More thought needed to be given to the most vulnerable women the prison held. A small number of women accounted for much of the recorded self-harm. Mental and good physical health services were not well integrated and we found insufficient evidence of effective treatment or care planning for women with mental health problems. Too many women identified as being at risk of suicide or self-harm were held in segregation without evidence of the exceptional circumstances required to justify it. The segregation unit itself was divided into two parts: one for women segregated for their own protection who were mostly very vulnerable and needed ‘respite’; the other a traditional discipline facility for women serving cellular confinement punishments or segregated for good order and discipline. The regime for both groups required improvement but it was an entirely inappropriate environment for vulnerable women who needed high levels of clinically-led care.

The opportunities women had to develop employability skills and gain experience working outside the prison on temporary licence were aspects of good work to meet women’s practical resettlement needs. The prison held women from a wide geographical area, including a substantial number from Wales, but despite the challenges this posed, most women had effective help in obtaining housing, work or training and health services. The post release support provided by the Rehabilitation for Addicted Prisoners Trust (RAPt), for women with drug and alcohol problems, was particularly effective and good practice.

However, this generally good resettlement work was undermined by significant deficiencies in the offender management and planning processes necessary to identify and address a woman’s risk of further offending. Far too many women came to the prison without the required assessment of their offending risks (a failure by the sending prisons) and Downview was unable to deal with the resulting large backlogs. This was exacerbated by large caseloads for probation staff and the redeployment of prison staff offender supervisors to other duties.

Work to meet the specific resettlement needs of women also required development. General visits arrangements were reasonable and the independent ‘Stepping Stones’ project – a house just outside the prison that allowed women to spend quality time with their children on temporary licence – was an excellent initiative. However, the children and family issues relevant to women when they first arrived were not identified. The range of family visits was limited and there was little to meet the needs of women with specific circumstances – those who were primary carers, had adult children or who lived too far from their families to receive regular visits, for instance. Supervised, risk-assessed access to some web-based services and would resolve some of these issues and, in any case, a lack of internet access is an increasing significant obstacle to effective resettlement. Other important women-specific resettlement services were also weak. Advice and support for women who had experienced abuse, domestic violence or sex work needed to be strengthened, and what already existed needed to be better coordinated and advertised.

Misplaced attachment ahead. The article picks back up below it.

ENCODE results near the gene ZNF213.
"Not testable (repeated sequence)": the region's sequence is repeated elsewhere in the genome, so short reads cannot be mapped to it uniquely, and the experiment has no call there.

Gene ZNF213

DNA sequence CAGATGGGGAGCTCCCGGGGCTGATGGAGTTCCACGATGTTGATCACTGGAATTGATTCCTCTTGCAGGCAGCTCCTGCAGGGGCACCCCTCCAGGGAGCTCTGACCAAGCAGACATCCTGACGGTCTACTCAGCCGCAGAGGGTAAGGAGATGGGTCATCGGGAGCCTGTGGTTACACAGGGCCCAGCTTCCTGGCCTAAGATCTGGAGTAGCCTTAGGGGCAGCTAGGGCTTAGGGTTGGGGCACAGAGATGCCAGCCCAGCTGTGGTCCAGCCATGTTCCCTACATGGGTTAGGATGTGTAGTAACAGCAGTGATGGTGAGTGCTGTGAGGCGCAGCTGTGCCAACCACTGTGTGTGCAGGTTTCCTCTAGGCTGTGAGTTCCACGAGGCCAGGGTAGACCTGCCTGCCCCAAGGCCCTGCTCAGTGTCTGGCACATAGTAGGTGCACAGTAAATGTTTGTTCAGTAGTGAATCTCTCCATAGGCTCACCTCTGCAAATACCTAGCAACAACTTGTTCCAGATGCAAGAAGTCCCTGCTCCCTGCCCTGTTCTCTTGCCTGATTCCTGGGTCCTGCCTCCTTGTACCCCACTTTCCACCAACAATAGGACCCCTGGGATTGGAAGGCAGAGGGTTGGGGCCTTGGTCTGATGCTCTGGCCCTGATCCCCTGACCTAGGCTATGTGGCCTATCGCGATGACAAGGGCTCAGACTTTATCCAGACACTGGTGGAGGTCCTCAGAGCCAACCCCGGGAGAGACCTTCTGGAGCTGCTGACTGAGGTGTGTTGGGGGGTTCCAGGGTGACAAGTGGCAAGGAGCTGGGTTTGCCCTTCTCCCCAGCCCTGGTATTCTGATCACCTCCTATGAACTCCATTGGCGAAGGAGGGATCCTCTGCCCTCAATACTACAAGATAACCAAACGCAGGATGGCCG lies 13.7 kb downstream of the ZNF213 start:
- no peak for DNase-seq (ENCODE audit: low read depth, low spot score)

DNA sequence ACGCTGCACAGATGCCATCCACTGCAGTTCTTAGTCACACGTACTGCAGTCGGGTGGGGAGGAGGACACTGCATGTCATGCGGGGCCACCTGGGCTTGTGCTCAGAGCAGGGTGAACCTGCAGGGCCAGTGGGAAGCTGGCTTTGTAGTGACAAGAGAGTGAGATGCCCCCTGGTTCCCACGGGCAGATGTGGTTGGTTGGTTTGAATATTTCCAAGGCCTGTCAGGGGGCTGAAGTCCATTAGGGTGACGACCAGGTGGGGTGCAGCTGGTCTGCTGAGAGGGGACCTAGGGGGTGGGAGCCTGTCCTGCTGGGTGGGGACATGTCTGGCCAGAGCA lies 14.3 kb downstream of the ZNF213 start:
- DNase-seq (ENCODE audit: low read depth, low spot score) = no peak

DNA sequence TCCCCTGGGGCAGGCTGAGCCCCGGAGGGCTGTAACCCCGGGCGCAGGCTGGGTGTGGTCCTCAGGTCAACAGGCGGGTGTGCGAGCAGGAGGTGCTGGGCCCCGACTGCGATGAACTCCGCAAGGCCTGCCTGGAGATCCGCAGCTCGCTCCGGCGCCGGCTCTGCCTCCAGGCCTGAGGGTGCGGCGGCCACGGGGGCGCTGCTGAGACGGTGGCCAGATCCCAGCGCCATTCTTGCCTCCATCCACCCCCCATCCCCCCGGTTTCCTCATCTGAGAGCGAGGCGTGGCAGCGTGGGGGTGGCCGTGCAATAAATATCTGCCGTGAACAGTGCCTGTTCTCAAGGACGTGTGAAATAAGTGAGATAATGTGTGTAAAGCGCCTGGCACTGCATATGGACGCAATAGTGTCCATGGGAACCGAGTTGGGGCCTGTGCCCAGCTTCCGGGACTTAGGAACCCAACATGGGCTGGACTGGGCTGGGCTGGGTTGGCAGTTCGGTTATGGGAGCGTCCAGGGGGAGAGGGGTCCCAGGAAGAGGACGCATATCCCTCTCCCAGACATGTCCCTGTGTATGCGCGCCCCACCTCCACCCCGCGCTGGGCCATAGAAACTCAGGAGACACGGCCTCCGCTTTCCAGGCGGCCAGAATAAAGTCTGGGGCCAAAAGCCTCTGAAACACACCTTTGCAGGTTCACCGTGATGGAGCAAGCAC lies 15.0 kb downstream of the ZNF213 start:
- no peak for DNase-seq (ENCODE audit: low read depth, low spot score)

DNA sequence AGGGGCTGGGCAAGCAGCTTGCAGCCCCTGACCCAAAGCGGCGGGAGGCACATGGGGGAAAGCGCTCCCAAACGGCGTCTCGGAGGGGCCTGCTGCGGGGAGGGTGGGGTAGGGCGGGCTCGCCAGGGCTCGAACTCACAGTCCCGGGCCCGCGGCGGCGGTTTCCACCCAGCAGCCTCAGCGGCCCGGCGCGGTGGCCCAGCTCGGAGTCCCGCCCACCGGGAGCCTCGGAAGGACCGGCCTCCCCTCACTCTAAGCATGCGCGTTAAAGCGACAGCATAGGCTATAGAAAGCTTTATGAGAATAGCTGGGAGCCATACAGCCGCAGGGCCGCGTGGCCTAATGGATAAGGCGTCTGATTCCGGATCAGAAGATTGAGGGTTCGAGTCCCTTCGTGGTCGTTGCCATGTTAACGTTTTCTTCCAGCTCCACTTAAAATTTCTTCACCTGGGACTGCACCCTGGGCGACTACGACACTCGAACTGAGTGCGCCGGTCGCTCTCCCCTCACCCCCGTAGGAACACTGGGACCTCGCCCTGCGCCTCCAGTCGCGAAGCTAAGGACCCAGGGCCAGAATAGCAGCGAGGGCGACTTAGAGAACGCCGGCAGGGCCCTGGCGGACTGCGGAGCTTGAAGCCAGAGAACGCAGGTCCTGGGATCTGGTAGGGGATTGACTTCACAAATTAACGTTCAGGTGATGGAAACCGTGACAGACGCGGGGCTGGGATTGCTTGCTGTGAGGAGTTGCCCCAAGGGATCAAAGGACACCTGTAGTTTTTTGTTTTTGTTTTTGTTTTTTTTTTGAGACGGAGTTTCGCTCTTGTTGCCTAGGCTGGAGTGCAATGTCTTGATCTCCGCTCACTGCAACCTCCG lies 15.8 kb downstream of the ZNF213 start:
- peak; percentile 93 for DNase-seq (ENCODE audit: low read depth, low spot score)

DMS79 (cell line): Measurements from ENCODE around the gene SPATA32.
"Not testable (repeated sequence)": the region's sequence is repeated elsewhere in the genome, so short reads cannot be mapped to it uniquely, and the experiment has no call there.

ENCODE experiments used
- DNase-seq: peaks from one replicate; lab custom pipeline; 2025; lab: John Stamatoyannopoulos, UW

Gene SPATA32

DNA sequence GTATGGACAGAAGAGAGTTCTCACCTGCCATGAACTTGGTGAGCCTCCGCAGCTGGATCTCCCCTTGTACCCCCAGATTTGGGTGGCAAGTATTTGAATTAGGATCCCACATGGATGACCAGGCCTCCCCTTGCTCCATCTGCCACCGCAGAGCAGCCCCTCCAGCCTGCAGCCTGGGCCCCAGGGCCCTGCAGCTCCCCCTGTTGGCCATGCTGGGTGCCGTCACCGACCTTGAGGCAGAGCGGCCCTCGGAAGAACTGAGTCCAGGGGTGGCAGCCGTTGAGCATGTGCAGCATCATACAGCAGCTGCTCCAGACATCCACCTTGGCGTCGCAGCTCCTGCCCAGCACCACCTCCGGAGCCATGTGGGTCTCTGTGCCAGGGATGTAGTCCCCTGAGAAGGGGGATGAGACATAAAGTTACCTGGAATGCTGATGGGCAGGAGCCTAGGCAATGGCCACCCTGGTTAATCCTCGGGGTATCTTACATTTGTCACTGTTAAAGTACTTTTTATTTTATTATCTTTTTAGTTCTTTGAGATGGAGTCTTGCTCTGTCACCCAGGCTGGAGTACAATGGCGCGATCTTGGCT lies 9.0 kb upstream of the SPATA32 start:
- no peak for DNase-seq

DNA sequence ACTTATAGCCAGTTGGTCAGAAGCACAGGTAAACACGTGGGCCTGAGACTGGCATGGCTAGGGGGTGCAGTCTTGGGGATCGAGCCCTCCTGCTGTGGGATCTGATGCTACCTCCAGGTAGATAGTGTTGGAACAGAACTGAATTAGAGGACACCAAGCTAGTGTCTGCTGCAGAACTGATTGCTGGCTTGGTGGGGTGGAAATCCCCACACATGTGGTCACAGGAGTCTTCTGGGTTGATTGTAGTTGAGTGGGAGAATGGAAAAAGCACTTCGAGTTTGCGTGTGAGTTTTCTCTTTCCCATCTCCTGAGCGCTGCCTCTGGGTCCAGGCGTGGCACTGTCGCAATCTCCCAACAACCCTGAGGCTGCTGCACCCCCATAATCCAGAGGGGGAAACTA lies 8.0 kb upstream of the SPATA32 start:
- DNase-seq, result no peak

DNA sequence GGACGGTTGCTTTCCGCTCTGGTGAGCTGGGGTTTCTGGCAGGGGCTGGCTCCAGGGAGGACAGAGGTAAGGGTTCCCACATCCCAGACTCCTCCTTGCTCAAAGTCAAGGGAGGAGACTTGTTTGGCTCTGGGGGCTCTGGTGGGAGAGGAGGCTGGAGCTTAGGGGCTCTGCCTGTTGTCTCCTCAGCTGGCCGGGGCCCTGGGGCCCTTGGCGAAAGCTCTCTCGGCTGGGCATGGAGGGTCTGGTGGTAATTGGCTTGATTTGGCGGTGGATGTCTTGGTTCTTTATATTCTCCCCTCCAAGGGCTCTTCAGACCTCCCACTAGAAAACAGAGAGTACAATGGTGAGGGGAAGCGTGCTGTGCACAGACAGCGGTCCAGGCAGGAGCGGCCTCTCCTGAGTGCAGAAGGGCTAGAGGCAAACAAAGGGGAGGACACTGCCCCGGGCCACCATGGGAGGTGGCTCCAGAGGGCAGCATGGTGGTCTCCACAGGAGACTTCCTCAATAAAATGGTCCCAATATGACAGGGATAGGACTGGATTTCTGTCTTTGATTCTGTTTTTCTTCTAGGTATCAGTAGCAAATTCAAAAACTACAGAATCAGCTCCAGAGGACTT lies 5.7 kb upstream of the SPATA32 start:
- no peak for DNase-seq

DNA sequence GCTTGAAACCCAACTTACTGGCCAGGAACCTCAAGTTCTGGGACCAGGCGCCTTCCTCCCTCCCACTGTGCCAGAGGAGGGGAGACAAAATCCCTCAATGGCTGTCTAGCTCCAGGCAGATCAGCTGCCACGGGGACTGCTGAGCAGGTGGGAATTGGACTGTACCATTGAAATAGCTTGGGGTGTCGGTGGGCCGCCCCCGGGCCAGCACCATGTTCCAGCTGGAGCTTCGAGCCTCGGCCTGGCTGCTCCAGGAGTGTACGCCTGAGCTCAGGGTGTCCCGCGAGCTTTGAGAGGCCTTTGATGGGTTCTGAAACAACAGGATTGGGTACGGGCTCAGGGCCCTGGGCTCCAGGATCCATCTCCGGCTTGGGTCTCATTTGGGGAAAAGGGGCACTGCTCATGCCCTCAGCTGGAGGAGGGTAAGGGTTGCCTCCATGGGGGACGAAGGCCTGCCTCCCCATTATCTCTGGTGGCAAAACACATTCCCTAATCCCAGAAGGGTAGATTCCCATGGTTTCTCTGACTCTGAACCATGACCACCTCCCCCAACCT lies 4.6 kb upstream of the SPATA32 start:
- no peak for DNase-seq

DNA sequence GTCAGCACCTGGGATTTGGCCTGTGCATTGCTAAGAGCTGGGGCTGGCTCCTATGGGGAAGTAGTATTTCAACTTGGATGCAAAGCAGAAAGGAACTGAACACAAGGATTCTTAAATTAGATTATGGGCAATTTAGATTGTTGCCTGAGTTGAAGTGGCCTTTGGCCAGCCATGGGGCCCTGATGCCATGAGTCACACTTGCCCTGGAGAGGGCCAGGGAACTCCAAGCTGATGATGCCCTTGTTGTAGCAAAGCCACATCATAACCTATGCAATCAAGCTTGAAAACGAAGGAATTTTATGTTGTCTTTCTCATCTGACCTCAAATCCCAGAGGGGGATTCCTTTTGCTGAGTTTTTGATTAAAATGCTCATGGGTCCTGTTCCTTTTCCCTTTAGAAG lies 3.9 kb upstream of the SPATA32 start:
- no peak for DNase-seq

Overall, Downview had significantly improved since our last inspection. Its very good education, training and work opportunities created a positive and purposeful ethos and this, combined with a generally caring attitude by staff, meant that most women were safe and had their needs met. However, some sloppy processes need to be sorted out to avoid unnecessary risks. Other priorities should be working with the Prison Service regionally to address the backlogs in its offender management processes, and improving its support for women whose needs are not typical of the population as a whole – because of their age, disability or family circumstances, for instance, and most particularly, for the small number of very vulnerable women.

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About truelabour

Investigative Journalist/Researcher for major media. Exposing the truth and police corruption with in UK police service.Certain forces say their motto is Honesty & Integrity One must ask is it lip service or genuinely meant. CO-OP Labour Party member questioning is the party standing for working class of Britain. Trade Union Activist & promoting diversity,community cohesion within multicultural Britain. Anti fascist speaks out against all foams of discrimination.